Neuroma Nail fungus / Onychomycosis Calluses Athlete's Foot
Mallet Toe Nerve Entrapment Diabetes Ganglions
Heel Pain Bunion Foot Ulcers Achilles Tendonitis
Ankle Fracture Gout Spurs Hammer Toe
Flat Foot    

Neuroma

more...

Heel pain

Often caused by plantar fasciitis, heel pain is a common foot problem. Potentially caused by tendonitis, arthritis, a stress fracture, nerve irritation, or a cyst, heel pain can stem from different causes. more...

Foot Ganglions

Often found on top of the foot or ankle, a ganglion is a swelling filled with fluid. Foot ganglions caused by irritation and weakening of the joint lining can increase in size with time but are usually slow to develop. Various alternatives exist for treating a ganglion.more...

Diabetes and foot health

Individuals with diabetes must be aware of how to prevent foot problems before they happen. It is also important to acknowledge these problems as soon as they occur, and get right treatment when a problem is first noticed. Although treatment of foot problems for those who have diabetes has improved considerably, prevention is still the best option for avoiding diabetic complications.more...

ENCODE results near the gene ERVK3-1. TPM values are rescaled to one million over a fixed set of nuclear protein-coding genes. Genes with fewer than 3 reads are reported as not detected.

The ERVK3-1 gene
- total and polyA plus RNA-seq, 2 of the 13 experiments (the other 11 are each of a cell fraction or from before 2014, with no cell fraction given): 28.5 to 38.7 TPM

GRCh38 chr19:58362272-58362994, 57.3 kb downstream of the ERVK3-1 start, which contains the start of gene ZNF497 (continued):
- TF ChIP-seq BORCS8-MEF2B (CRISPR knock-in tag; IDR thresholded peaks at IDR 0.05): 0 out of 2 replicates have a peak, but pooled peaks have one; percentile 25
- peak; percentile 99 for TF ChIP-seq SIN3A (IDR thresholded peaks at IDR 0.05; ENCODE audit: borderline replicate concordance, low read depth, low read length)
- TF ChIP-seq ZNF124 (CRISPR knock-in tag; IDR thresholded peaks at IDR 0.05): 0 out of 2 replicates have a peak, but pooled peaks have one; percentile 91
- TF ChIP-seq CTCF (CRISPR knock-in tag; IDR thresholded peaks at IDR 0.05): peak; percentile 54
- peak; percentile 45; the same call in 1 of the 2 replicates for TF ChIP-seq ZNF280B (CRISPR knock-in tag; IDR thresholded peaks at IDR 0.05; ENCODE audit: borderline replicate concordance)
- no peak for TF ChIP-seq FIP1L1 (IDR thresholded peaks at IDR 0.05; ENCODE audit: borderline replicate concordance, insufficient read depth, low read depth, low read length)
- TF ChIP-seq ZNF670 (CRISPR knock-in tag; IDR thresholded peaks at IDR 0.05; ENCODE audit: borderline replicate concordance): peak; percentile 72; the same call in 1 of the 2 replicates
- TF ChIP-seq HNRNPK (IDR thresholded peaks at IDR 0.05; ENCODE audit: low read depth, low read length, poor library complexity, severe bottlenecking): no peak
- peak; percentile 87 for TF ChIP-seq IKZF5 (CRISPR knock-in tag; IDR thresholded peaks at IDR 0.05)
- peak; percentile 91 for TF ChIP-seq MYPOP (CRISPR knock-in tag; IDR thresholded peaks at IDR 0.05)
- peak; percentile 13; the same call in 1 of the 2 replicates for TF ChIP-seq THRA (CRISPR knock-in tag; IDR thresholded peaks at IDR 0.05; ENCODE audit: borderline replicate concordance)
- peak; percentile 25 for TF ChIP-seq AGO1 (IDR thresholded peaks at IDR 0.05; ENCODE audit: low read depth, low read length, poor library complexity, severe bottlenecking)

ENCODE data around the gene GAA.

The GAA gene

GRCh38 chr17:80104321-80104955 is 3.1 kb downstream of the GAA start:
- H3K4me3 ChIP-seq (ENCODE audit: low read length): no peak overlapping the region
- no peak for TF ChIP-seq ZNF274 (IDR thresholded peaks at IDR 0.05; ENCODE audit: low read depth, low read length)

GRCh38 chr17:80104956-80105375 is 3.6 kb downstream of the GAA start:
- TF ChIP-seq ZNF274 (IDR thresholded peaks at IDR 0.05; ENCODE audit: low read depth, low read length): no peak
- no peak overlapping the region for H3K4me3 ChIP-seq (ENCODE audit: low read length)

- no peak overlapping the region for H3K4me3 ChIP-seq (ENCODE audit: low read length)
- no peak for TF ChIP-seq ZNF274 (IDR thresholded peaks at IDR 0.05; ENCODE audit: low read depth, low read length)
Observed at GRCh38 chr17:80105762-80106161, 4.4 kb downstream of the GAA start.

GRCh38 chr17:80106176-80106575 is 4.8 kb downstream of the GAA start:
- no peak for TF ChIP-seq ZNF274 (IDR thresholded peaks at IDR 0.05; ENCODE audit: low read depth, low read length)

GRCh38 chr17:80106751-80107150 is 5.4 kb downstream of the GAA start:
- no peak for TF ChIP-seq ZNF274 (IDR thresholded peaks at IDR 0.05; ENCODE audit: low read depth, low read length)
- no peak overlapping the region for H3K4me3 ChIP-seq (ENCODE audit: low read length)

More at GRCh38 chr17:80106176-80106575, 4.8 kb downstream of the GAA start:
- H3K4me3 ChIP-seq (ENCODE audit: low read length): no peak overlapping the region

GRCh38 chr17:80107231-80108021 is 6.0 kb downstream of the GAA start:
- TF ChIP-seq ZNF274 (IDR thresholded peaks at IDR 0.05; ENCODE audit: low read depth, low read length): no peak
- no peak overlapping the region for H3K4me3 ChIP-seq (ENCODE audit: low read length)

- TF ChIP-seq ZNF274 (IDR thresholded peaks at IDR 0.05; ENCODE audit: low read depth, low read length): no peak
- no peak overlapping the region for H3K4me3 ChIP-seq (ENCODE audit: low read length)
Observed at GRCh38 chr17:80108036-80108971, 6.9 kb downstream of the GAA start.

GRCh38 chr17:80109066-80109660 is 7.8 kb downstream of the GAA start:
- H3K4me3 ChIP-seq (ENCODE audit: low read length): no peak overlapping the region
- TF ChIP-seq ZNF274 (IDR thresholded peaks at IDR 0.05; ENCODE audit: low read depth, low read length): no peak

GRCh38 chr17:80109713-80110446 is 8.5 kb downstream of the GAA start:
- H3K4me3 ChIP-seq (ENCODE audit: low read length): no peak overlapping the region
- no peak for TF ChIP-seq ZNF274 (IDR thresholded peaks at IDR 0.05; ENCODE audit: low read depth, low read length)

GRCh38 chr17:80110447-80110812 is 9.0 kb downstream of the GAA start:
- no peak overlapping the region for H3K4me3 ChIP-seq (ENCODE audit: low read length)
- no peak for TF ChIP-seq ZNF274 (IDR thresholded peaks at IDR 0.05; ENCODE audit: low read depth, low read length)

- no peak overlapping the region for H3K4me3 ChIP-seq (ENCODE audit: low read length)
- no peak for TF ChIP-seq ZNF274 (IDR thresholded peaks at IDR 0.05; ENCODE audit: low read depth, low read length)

Wart

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Plantar_Fasciitis

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Nerve entrapment

Nerve entrapment can result from repetitive microtrauma or acute trauma. Things like sports-related activity, foot deformities, or poorly fitted shoes can lead to repetitive microtrauma. Compression caused by scar tissue or tissue growth exert pressure on the nerve and result in nerve injury. more...

Ingrown toenails

This problem occurs when the tip of the nail extends downward and into the skin at the tip of the toe. If you have an infection around the nail, poor blood circulation to your foot, nerve damage in the leg or foot, or diabetes, you should see a professional immediately. Do not try to treat this problem at home.more...